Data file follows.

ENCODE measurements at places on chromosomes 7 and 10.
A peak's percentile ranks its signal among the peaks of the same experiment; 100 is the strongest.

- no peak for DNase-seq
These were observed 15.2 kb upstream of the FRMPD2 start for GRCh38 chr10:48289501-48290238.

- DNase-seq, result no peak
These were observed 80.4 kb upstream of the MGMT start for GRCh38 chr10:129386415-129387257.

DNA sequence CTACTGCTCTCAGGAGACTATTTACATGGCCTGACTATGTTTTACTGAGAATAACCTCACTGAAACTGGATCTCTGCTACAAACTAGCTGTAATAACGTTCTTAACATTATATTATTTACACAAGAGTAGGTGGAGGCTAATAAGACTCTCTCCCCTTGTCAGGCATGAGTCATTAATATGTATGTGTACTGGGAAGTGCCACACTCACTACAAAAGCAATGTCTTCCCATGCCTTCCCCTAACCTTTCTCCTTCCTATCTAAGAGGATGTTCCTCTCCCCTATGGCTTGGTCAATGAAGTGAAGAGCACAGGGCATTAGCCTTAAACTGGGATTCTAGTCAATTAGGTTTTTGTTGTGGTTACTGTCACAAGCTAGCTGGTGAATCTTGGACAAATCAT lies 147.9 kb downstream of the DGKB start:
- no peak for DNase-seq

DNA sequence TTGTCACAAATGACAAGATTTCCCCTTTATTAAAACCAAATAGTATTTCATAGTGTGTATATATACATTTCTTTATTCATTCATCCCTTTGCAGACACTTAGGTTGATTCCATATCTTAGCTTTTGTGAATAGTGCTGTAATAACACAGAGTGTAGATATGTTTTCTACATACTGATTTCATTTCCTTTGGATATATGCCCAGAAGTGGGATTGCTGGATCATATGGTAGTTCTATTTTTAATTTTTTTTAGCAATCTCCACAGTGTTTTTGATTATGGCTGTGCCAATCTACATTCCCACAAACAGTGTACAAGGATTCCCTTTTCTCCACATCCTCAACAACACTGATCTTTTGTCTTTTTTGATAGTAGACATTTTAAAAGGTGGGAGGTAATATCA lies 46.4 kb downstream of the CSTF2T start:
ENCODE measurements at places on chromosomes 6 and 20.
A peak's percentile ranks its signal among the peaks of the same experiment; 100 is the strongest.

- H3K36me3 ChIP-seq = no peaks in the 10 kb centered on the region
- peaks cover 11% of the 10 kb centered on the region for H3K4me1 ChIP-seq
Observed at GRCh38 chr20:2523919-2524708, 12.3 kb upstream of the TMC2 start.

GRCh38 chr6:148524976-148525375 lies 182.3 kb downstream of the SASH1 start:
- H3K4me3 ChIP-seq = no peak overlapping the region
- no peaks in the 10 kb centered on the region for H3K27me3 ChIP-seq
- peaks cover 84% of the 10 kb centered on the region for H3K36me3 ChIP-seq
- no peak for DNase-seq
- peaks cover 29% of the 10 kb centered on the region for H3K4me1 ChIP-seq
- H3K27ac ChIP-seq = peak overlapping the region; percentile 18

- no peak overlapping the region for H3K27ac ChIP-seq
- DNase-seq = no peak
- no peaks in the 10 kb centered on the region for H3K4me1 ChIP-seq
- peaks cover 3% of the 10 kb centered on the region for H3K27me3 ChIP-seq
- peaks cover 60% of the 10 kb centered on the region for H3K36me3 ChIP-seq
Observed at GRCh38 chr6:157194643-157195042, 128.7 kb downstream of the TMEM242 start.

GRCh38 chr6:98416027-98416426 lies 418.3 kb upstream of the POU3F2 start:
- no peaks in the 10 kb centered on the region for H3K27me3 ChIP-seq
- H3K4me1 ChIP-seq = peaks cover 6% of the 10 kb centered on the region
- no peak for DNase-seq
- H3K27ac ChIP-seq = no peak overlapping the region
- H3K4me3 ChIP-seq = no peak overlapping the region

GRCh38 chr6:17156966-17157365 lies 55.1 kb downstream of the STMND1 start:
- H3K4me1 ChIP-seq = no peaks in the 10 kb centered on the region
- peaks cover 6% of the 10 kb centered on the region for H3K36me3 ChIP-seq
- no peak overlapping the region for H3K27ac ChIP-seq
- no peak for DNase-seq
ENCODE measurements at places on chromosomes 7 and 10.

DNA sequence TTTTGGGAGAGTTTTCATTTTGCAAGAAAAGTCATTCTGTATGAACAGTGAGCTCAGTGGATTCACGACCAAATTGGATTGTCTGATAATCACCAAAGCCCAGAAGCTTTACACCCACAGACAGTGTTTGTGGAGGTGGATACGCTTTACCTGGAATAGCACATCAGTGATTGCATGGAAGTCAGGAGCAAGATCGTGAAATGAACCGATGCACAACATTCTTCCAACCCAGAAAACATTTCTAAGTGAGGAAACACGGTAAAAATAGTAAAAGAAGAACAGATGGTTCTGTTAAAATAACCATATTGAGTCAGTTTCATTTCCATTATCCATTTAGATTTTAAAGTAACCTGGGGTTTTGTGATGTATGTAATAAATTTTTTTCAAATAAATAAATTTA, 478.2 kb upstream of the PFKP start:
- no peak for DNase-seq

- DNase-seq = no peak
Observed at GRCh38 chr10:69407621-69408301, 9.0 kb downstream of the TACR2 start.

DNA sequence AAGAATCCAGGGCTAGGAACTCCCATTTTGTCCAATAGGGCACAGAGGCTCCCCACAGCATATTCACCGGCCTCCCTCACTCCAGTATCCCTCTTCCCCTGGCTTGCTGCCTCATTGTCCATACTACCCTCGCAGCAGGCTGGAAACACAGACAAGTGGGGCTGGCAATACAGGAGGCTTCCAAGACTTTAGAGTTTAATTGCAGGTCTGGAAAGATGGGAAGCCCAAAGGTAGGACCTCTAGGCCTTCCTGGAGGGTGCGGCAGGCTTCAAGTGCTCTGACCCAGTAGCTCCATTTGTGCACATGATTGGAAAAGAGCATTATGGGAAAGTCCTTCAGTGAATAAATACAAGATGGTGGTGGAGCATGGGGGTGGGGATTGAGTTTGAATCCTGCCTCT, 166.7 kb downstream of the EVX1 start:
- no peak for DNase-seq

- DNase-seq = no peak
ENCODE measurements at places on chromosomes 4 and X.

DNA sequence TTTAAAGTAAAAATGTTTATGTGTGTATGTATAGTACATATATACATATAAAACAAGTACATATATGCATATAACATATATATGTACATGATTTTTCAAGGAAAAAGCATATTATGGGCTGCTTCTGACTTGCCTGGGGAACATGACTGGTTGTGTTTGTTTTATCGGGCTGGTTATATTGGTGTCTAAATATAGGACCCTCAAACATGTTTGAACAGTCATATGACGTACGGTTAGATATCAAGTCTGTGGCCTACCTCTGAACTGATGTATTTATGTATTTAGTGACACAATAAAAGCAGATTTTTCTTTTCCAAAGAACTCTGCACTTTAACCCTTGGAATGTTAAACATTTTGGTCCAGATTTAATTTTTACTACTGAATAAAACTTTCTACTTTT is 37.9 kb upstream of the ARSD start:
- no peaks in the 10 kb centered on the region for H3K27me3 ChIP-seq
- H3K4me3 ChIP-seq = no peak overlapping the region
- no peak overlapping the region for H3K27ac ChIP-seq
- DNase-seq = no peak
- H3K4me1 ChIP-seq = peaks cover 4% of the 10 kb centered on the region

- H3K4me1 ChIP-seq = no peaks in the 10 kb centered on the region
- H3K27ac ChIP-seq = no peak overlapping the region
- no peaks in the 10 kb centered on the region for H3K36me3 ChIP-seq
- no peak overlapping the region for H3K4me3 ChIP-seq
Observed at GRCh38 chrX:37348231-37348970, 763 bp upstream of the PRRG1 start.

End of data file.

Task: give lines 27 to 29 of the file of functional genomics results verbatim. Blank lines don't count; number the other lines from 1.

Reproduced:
Observed at GRCh38 chr6:157194643-157195042, 128.7 kb downstream of the TMEM242 start.

GRCh38 chr6:98416027-98416426 lies 418.3 kb upstream of the POU3F2 start:
- no peaks in the 10 kb centered on the region for H3K27me3 ChIP-seq